Indianapolis Colts: Why Everyone Should Shut Up About Peyton Manning

Caleb AbnerContributor IIIFebruary 7, 2012

INDIANAPOLIS, IN - NOVEMBER 27:  Peyton Manning of the Indianapolis Colts watches the action during the game against the Carolina Panthers at Lucas Oil Stadium on November 27, 2011 in Indianapolis, Indiana.  (Photo by Andy Lyons/Getty Images)
Andy Lyons/Getty Images

Can everyone just shut up already?

Who isn't tired of all the endless, redundant stories, tweets and rumors about one of the great quarterbacks of all time? All the ESPNs, Rob Lowes and Jim Irsays of the world should take a break, show some respect and let the future unfold for itself.

For now, Peyton Manning is an enigma. His own doctor has medically cleared him to play, while the Colts' has not. If the Colts do not release him before the 2012 Draft, they owe him $28 million. That much is true. 

From the little we do know, rumors have been pouring out like bugs from a Salvador Dali movie. From famous actors to professional writers, speculation has run rampant. Some have hazarded guesses about which team Manning will join, how much success he will have and even what he will do if he doesn't play.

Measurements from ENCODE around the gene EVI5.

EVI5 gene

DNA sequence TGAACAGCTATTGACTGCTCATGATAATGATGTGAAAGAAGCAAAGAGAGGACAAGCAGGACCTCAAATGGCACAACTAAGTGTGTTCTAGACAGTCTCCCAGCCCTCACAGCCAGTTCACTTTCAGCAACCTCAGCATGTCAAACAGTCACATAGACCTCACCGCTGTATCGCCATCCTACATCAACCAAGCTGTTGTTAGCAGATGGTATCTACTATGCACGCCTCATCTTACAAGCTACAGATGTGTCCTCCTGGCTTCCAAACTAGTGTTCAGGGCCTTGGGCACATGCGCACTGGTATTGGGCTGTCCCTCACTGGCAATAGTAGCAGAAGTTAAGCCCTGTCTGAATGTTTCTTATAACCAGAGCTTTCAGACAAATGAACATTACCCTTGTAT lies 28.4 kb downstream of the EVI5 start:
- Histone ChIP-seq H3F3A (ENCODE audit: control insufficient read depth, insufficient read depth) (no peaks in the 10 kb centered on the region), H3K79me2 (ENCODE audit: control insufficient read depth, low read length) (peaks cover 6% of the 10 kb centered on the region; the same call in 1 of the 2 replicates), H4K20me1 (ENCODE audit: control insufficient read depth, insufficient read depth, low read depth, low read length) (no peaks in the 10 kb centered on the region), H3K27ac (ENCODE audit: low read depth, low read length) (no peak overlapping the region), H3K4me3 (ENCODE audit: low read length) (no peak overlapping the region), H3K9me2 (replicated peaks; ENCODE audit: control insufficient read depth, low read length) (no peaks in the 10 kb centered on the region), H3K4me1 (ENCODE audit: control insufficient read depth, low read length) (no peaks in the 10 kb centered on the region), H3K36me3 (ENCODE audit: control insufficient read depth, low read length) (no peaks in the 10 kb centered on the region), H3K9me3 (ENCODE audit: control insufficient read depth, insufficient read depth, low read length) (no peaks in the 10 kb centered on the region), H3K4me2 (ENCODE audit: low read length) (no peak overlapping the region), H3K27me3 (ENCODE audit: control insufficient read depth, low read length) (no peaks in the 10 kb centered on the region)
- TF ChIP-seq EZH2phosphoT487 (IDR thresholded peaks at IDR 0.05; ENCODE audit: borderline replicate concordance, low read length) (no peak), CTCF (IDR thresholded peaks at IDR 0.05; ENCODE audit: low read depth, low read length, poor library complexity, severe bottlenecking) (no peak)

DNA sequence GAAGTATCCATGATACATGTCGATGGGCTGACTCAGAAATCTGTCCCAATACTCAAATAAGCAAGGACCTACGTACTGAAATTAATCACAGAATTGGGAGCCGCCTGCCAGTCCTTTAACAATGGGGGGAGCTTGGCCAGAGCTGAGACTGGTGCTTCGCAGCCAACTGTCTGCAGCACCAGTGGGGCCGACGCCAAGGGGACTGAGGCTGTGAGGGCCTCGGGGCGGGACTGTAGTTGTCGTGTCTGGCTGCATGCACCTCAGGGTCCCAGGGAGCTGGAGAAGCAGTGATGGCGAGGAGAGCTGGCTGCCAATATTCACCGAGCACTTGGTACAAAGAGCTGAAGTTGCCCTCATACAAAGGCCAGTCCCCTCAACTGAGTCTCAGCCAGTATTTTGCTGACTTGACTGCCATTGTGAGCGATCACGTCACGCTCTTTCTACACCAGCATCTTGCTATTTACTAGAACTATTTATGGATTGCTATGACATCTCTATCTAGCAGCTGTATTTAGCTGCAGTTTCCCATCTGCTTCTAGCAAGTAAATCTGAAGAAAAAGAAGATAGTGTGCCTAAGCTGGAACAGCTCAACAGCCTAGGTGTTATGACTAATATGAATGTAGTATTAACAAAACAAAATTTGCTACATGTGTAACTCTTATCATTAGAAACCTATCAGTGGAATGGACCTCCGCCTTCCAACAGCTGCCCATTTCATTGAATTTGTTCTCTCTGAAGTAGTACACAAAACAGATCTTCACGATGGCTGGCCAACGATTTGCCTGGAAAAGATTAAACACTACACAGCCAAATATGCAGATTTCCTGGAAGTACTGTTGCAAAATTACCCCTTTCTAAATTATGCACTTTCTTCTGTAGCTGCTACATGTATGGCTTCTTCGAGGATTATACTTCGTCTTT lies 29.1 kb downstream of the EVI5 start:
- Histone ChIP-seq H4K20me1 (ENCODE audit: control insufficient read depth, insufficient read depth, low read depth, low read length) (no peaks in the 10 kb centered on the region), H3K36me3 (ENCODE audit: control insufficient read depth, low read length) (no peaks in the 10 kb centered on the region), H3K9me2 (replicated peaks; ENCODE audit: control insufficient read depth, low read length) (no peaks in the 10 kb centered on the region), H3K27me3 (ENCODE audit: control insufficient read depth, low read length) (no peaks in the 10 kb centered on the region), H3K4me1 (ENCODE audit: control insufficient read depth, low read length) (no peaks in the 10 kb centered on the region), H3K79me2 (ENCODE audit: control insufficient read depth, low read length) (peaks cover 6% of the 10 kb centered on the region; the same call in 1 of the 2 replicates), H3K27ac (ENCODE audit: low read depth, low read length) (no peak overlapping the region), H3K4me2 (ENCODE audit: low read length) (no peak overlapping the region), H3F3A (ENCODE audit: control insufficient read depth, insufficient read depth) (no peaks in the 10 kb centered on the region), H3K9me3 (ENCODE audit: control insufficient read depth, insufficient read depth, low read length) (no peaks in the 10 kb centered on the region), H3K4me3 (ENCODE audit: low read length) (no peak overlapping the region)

Does any of this matter?

I respect Peyton Manning immensely, but the injury he endured may make it impossible for him ever to throw a football again. A neck injury to a quarterback is something new for the NFL. If he does play, it is unknown whether he will be able to work his Manning magic again.

Think of how Brady used to play rough and physical—until 2008, when a torn ACL knocked him out for a season. Today, he is a symbol of the fragility of modern quarterbacks.

Manning has had a fantastic career and has the freedom to choose whatever team he wants to play for when the Colts cut him. Which is an assumption, by the way.

Yet for all we know, his skills will have deteriorated to a level where no team will want to sign him.

Speculation is pretty much useless at this point. Until March, when we shall know if Manning has been cut, no one should be making any predictions about his future.

And even then, we don't know if he'll be any good.